As the food, medicine, and shelter situation stabilizes (and it hasn’t stabilized yet) in the typhoon ravaged communities of Samar, Leyte, and the rest of the Visayas, the question of how to re-establish livelihoods destroyed by the storm is moving closer to the top of the list of concerns for those of us with displaced families in the affected areas. Fishing is a way of life in the coastal barangays that have been struck by the typhoon, and getting fishermen back to sea is a priority that can be addressed more directly than almost any other livelihood issue. The challenge is a simple one — repair or replace the boats and get the fishermen back out on the water.
For the past ten days Rena, Patrick, and I have been working on all cylinders to get a project going which will have as its goal getting the entire 28 boat fishing fleet of Guinob-an back out on the water within six months. We hope that if we are successful, we can expand the project to include other barangays along the coast of Eastern Samar. This post is intended to provide a status report on what we have learned, where we are in the process — and what sort of open issues and questions we have. It may be that someone will read our questions and help provide answers — we can think of no better outcome from writing the report.
The Native Way of Making A Fishing Boat
First, if you’re interested in seeing a fascinating short documentary that traces the steps in building a boat the native way in the Visayas, take five minutes and watch this video, which is excellent not just from a teaching point of view — but on other levels as well.
Following is a description of the steps, costs, and timeline of how a single boat is typically built, based upon the research we have done to date. (If you are an expert and can provide clarifications or insights — pls use the comment function as this is an ongoing process of refinement of our understanding.)
Obtaining the The Onayan (Hull) Days 1,2
The first step in the process is to go into the forest and find a suitable tree, and from that to harvest a piece suitable for making a hull. The hull is shaped roughly as a first step. Under the typical economic model, the person who gathers the hull also creates the legason (vertical ribs), the batayola (horizontal ribs), and the pamarong (prow) and sells all of this as a “kit” to the boatbuilder. The “going rate” for this it is P4,000. Because it is essentially a labor charge for the work involved in going into the forest, finding a tree, cutting it, and preparing the legason, batayola, and pamarong, it is possible to achieve a savings on this cost if volume production is undertaken. But for a one-off boat, you would typically pay P4,000 for someone to go into the forest and then deliver to you a hull, legason, batayola, and pamarong.
Assembling the Boat (Days 3,4)
The starting point for the typical boat builder is when he receives the Onayan kit, plus the following additional materials necessary for the creation of the boat:
The boat builder then first shapes the hull, creating a “dugout” form suitable to form the hull of the boat, and cuts rectangular notches into it where the legason (verticle ribs) will be inserted. He then inserts the vertical ribs and the pamarong (prow)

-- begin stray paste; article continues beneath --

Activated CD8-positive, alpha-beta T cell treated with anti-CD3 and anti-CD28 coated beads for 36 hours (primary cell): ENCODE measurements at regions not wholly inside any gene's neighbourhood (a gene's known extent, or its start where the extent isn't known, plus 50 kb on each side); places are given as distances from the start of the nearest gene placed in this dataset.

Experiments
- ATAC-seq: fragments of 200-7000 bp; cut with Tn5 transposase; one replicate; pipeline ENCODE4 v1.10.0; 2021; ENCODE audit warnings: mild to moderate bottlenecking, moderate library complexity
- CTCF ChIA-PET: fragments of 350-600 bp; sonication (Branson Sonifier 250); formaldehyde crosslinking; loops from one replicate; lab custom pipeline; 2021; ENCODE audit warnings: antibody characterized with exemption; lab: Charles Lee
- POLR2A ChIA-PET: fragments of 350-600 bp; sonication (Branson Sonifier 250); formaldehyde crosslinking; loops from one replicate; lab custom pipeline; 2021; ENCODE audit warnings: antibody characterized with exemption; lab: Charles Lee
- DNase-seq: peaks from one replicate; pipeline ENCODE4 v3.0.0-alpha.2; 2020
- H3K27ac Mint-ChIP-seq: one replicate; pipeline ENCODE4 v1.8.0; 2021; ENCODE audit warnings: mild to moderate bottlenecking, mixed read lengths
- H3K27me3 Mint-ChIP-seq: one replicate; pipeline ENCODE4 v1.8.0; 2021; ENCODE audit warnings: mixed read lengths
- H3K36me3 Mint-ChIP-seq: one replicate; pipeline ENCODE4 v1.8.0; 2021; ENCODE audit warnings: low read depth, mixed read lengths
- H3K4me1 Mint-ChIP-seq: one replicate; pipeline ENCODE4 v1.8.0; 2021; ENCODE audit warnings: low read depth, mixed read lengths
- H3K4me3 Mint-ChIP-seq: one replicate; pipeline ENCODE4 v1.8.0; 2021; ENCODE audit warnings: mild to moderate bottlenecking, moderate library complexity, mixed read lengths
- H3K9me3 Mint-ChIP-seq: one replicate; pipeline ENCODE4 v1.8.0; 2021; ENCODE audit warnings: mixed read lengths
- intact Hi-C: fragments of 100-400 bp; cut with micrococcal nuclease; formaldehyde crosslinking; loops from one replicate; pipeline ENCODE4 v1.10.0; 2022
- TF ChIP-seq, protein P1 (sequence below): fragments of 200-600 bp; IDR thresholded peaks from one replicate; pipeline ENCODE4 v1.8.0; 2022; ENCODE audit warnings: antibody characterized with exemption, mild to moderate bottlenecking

The boatbuilder adds the batayola (horizontal ribs) then attaches the 1/4 inch marine plywood, using bronze nails to fasten the plywood to the ribs and inserts it into the slot formed by the pamarong. A seat for the boatman is inserted (typially made of banboo)
And so, in a week, a tree growing in the interior of the island becomes a boat on the water. It happens that quickly.
The foregoing budget comes out to a little less than $600 US, of which P16,000 are straight material costs, and 8,000++ are for the labor associated with procuring the hull, creating the legason, batayola, and pamarong, and then the labor for building the boat.
One of the philosophical questions that comes into play in the current sitaution is whether or not to pay full labor rates. On the one hand, it is possible to get heavily discounted labor, and savings in labor can be applied to the purchase of more materials — and more materials means more boats. On the other hand, better operational control is achieved through paying a fair wage, and money paid to the hull procurer and boat builder is money that gets spent in the community and helps fuel economic recovery. On balance, we feel that philosophically it is better to pay a rate that is close to the standard rate, until or unless such time as the operation is in full and continuous production, at which time a different payment model (salary pay rather than pay-for-the-job) can be implemented.
We have enough resources at this point to order three boats as a start, and that is what we have done. Funds will be available in Catbalogan for pickup on December 10, and so we are looking to have three finished boats on the water before Christmas.
We will document the making of the boats and along the way learn what needs to be learned, and adjust any aspects of the operation that need to be adjusted. But our expectation is that before Christmas we will have “proof of concept” and at that point we will begin in earnest to solicit donations so that we can complete the replenishment of the fleet for Guinob-an, then move on to other coastal barangays. To replenish Guinob-an will cost approximately $20,000, to get all 28 fishermen back on the water.
We estimate that the total number of boats that have been destroyed in the three adjacent municipalities of Lawaan, Balangiga, and Giporlos is approximately 1,100.
Here is our project site.